Valiant's newest series Savage hit shops yesterday and I got a chance to read it last night. This book feels very different than most of the other series from the company. It may be closest to Divinity in that it takes place far away from the rest of the Valiant Universe.
The story from B.Clay Moore, Clayton Henry and Lewis LaRosa starts off with a young man taking on what appears to be a velociraptor… dinosaur names have changed a lot since I was in school, so I have no clue… the man clear knows what he's doing, this isn't his first dinosaur rodeo obviously. Once down, he collects some eggs and takes them back to what he seems to call home. But there are some modern day items in there like a lighter, etc. We then jump to "Then" and we get the rest of the set up.
Our main characters in the "Then" are a married couple and an infant son who survive a plane crash and end up deserted on a mysterious island. The man is a futbol / soccer player in the wanning years of his career making the move from the U.K. to the U.S. in hopes of regaining some of his popularity. His wife is all business and you get the feeling they love each other and their son, but both are caught up in their public life too much to enjoy a private one. There is a definite David Beckham / Victoria 'Posh Spice' Beckham vibe to the couple and I don't think that's by accident.
Having two artists on this book works nicely. The 'Now' portion is drawn by Lewis LaRosa and has no dialogue. The seven pages he does are action and easy to follow. His style stand out nicely and fits the title Savage. The 'Then' parts are drawn by Clayton Henry and feel a bit more like the Valiant Universe books. The change in artists helps drive the difference between the two times and helps created the new normal in the 'Now'.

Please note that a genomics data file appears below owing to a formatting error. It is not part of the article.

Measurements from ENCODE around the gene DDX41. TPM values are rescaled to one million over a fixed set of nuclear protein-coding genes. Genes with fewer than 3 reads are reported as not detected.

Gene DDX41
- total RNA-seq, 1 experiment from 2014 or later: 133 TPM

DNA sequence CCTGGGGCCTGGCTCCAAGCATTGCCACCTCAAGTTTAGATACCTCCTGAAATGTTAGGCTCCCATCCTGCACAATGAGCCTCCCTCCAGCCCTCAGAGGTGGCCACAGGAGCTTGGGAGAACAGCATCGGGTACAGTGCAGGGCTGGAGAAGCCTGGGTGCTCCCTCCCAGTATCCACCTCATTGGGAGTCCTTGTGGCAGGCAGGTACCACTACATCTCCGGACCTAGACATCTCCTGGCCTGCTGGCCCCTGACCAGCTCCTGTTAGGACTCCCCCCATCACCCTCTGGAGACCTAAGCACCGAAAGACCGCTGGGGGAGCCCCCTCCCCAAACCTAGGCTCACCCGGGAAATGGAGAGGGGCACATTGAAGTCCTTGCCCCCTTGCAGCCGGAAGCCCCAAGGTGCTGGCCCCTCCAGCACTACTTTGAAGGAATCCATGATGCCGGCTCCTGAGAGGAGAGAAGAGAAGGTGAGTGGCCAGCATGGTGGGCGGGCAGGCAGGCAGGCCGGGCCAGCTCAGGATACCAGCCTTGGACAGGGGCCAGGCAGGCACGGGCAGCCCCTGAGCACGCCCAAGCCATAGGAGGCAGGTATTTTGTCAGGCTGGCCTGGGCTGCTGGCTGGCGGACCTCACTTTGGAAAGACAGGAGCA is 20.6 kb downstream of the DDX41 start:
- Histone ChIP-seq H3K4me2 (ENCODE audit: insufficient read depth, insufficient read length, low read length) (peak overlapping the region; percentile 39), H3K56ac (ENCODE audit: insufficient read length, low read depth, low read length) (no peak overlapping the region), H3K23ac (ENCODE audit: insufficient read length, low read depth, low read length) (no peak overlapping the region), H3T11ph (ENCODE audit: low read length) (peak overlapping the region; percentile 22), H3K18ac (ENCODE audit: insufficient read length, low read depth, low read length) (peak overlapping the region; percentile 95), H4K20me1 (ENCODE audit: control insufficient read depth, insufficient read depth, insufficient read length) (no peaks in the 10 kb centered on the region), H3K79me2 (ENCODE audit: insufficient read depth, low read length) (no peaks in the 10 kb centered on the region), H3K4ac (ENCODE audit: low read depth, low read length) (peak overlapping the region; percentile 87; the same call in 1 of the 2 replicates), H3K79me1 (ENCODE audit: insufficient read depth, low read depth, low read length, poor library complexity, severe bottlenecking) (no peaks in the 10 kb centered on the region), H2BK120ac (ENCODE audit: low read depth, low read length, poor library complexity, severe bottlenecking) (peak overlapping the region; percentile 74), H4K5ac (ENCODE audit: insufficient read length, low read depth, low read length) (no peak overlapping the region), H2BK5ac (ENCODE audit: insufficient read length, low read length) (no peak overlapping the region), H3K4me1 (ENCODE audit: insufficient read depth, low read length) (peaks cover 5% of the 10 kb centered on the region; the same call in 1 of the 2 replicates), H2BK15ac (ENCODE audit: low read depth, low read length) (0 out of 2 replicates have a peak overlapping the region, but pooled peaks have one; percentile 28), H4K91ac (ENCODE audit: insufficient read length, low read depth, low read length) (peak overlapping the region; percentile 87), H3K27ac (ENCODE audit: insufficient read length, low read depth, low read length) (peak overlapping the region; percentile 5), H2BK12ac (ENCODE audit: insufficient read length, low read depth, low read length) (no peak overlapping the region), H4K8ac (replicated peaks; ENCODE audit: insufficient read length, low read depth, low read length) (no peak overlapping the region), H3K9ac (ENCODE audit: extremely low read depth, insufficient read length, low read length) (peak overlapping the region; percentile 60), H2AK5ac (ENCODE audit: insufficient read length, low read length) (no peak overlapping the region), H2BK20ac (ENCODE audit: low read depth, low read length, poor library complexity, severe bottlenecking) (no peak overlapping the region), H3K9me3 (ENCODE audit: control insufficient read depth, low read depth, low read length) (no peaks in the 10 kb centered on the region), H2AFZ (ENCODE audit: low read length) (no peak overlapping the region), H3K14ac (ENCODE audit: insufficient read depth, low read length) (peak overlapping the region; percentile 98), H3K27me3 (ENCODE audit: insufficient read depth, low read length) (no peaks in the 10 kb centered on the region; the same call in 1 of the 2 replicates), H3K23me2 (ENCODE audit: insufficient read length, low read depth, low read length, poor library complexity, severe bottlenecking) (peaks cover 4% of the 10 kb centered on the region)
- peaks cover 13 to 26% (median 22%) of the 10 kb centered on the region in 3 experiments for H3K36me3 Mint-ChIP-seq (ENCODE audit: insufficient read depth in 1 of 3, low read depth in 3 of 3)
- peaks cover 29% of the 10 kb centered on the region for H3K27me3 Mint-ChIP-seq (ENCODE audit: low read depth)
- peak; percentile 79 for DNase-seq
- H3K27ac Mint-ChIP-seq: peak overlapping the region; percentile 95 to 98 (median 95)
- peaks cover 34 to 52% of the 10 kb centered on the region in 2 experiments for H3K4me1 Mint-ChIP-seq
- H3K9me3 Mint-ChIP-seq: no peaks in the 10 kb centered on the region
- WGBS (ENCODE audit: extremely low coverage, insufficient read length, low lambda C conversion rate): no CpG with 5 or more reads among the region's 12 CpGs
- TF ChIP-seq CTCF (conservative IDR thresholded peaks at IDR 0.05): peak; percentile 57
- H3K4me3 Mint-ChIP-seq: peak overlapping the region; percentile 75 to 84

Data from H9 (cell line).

Moore spends the first seven pages letting the art create the universe, but he spends the next nineteen building up these two characters and how apart they've grown. They surprise each other with their actions and are both a bit cynical towards the other. They're examples of the types of people that have been created by technology and the instant gratification society. They believe it's more important to be popular people than good people. And even when they do good things, it's met with cynicism and skepticism. It's hard to feel bad for these two at the moment… their kid, definitely, but not them.
This is a set up and character building issue, so it's hard to judge on it's own. Putting the seven pages of "Now" in the beginning was a good idea, or people might not care about these two on the island. But the mystery of how we get from "Then" to "Now" and why there is an island with dinosaurs on it in modern day is enough to make me want to pick up issue two.